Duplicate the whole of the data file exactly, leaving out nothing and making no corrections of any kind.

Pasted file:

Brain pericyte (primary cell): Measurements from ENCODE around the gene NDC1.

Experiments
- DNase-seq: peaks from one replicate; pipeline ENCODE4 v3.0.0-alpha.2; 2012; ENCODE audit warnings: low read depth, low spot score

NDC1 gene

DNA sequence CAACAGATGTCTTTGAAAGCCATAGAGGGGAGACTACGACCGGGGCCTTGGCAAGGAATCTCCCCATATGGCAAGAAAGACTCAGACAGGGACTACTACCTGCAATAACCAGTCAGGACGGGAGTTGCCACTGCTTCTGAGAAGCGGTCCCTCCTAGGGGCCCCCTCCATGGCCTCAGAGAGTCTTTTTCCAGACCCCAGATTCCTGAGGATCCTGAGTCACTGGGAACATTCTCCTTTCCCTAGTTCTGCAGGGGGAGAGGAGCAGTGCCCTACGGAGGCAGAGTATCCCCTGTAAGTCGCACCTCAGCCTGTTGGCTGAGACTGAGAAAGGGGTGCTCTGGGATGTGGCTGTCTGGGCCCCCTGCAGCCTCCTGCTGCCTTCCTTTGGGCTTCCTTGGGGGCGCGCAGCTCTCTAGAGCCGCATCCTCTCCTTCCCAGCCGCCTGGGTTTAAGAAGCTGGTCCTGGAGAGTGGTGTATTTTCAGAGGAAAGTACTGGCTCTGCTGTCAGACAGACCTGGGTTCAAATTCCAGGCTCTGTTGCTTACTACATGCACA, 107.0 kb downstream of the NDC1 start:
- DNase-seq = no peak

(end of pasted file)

Brain pericyte (primary cell): Measurements from ENCODE around the gene NDC1.

Experiments
- DNase-seq: peaks from one replicate; pipeline ENCODE4 v3.0.0-alpha.2; 2012; ENCODE audit warnings: low read depth, low spot score

NDC1 gene

DNA sequence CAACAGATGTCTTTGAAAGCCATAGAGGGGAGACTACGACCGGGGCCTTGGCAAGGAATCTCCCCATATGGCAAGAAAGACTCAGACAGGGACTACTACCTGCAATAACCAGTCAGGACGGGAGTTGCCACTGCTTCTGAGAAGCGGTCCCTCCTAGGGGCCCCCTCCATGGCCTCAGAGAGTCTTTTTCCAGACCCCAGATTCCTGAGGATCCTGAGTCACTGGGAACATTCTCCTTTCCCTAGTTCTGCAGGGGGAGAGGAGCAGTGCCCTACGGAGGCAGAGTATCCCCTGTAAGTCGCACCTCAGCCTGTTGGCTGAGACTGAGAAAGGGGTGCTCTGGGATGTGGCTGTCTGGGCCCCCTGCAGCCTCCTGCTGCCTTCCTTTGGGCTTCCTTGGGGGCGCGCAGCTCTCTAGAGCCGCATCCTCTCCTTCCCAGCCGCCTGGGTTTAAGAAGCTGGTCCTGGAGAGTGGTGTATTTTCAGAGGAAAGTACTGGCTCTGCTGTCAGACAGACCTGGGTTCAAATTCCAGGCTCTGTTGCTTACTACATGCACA, 107.0 kb downstream of the NDC1 start:
- DNase-seq = no peak